We enter relationships for many reasons — to feel loved, to fill a void, to have a ready-made best friend when we need one the most. But we rarely consider how our relationships might affect our health. Your romantic relationships are a major predictor of well-being. In fact, the wrong relationship can easily destroy your health, while the right relationship can help you adopt a slate of healthy choices. Of course, this doesn't mean you can blame your partner for all that ails you. It does, though, mean that healthy living may begin with getting your personal life under control.
1. Changes in mental health
If you want good mental health, it begins with a good relationship. One recent study found that people with anxiety disorders saw a reduction in their symptoms simply by being in a happy relationship. Happily married people are less likely to be depressed, and suicide is much more common among single people. On the flip side, of course, an abusive or harmful relationship can depress you, lower your self-esteem, and even lead to trauma-related conditions such as post-traumatic stress disorder (PTSD).
2. Stress and life management
The right romantic partner can help you get your stress under control and life on track. People in happy relationships consistently report higher levels of satisfaction and lower levels of stress than single people or those in unhappy relationships. And one recent study found that people whose romantic partners supported their health goals – such as weight loss or getting more exercise – were much more likely to stick to those endeavors.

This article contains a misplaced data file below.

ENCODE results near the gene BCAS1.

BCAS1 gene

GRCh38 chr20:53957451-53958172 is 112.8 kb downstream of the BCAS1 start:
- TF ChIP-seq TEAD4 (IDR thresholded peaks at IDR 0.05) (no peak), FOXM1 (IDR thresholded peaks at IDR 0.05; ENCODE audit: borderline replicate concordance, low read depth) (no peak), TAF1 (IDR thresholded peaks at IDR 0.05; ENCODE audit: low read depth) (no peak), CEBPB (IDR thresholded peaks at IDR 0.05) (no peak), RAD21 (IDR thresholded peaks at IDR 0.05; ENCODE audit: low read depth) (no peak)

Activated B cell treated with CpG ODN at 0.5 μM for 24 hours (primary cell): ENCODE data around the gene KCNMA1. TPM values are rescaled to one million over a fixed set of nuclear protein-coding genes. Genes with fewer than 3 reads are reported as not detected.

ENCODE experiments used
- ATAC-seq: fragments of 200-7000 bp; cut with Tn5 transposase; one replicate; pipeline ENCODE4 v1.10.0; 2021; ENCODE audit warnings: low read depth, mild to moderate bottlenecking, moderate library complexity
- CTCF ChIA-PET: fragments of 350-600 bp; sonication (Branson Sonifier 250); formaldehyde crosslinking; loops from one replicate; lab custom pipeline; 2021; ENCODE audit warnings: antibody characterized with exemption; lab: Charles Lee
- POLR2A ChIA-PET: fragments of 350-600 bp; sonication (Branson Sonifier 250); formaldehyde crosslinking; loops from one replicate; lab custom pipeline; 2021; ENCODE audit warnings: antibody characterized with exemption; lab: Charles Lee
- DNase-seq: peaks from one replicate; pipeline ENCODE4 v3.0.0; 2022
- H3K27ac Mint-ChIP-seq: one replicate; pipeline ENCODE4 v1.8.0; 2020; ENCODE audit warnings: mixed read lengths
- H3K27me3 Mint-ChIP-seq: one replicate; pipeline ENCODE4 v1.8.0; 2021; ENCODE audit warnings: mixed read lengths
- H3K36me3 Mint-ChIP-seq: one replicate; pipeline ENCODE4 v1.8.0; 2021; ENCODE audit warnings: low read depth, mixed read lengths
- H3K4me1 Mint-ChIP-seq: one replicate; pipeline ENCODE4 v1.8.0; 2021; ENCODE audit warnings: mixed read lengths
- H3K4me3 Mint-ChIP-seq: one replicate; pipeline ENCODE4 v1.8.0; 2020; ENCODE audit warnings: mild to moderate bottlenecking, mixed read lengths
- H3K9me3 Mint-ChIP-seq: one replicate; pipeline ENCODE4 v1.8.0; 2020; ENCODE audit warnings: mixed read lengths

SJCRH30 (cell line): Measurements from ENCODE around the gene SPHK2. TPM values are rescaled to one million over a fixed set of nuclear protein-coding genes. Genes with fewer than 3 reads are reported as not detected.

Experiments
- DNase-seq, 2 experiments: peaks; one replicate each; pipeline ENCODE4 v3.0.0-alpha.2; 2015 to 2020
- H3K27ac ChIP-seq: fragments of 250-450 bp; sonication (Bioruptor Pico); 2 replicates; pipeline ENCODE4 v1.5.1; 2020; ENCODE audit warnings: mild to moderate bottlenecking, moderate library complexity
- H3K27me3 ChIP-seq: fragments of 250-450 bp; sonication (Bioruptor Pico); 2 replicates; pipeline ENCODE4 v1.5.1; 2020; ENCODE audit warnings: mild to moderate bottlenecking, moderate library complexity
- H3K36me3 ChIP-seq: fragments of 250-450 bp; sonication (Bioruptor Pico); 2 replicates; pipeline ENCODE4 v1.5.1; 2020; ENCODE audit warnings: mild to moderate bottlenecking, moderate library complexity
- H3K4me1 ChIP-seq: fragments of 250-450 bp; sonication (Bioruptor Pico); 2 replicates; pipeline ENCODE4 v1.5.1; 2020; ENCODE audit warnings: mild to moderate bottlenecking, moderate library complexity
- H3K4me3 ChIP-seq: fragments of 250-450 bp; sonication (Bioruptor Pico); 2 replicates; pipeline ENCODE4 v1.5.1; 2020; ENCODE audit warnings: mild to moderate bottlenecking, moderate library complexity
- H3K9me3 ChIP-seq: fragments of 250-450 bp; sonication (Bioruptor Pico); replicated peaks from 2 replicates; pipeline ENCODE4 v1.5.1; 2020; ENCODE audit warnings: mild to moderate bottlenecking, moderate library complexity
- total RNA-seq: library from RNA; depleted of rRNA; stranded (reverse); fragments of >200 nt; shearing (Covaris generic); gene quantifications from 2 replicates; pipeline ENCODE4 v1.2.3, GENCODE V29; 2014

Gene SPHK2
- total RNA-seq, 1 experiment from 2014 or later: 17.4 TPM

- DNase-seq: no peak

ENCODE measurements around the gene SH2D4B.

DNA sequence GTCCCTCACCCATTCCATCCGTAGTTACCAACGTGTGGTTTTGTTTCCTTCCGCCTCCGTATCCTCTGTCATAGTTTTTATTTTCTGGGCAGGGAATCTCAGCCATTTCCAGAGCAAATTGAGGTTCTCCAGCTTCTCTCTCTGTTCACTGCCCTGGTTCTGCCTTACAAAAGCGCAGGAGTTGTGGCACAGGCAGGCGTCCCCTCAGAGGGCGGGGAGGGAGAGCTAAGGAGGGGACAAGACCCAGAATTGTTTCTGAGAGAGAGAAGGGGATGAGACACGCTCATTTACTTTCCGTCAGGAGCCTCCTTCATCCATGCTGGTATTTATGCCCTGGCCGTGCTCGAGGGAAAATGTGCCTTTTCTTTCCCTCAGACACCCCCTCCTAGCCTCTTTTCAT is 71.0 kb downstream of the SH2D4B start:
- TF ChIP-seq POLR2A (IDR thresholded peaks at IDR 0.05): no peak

3. Cardiovascular issues
Cardiovascular disease is the leading killer, outpacing cancer, accidents, and chronic disease. Want better cardiovascular health? Then get a better relationship. People in happy marriages are less likely to suffer from high blood pressure, heart attacks, and strokes. Researchers aren't sure why exactly this is, but some evidence points to the stress-eliminating benefits of a happy relationship. If you're not lonely or perpetually entrenched in a fight with your significant other, your stress levels may be lower, thereby also reducing your risk of heart problems.
4. Chronic illness
Chronic illness can lead to almost unending misery. From ongoing pain to the difficulties of taking daily medication, no one wants to live out his or her life chronically ill. And if you have a good relationship, your odds of experiencing such an illness are dramatically lower. Healthy relationships encourage people to make choices – such as exercising and eating right – that reduce their risk of certain chronic illnesses. Among people who already struggle with chronic illness, those in happy relationships report that their symptoms are less severe than those in unhappy relationships.